When our newspaper headlines are dominated by unemployment figures and budget shortfalls at all levels of government, one can’t help but think about economics. Gross Domestic Product, balance of trade, Federal Reserve policy – the big picture, macro level of economics seems somehow distant, and abstract. What about here in Somerville? What does our local economy look like? And what does our future hold?
In the recent “Laying the Groundwork for the Next Economic Cycle” presentation to the Board of Aldermen, the city’s Office of Strategic Planning and Community Development (OSPCD) reported that over the last 20 years there has been almost no job growth in Somerville. The presentation concludes that Somerville is at a pivotal moment in its history, and that financial sustainability and our quality of life requires thousands of new jobs here in our city.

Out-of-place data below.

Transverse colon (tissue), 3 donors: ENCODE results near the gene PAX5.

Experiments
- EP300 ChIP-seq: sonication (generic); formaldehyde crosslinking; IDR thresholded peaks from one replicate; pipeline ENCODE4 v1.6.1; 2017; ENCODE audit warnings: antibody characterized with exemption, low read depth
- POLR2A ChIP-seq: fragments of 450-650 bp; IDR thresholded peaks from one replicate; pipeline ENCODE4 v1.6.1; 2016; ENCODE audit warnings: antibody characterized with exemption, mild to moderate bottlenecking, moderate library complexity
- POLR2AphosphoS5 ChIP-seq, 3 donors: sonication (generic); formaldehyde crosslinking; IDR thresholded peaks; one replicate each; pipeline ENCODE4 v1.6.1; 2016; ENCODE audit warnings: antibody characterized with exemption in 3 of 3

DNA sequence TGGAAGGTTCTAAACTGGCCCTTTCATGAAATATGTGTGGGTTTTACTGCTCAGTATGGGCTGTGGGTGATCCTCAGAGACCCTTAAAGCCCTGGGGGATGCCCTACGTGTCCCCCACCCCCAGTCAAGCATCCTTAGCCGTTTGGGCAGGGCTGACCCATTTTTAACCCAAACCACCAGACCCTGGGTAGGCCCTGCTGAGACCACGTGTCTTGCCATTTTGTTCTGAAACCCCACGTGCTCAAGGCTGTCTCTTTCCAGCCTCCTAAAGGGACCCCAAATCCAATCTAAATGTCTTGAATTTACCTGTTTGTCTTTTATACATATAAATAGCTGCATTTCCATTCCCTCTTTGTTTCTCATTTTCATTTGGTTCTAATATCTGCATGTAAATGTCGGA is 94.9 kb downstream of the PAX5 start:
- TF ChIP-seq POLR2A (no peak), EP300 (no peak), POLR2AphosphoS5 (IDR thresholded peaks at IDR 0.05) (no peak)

Where will these jobs come from? The OSPCD presentation suggests that we identify the next wave of innovation and build relationships necessary to attract these industries to Somerville. While it is exciting to think of having the headquarters of the next Google or Genzyme here, encouraging and protecting locally owned businesses may be a reliable economic engine. A 2008 study of the economy of Grand Rapids, Michigan found that for every $100 spent at a locally owned business, $32 left the local economy; of the $100 spent at a non locally owned business, $57 left the area. We don’t need to wait for the Green Line extension, or the arrival of the next new technology to do this. Through our city’s ordinances we can limit the number of big box stores. We, like Boston, can require public and private developers to employee local residents first. We can, as Somerville Local First suggests, shift our shopping to support locally owned businesses. Failure to do so jeopardizes our financial sustainability and our quality of life.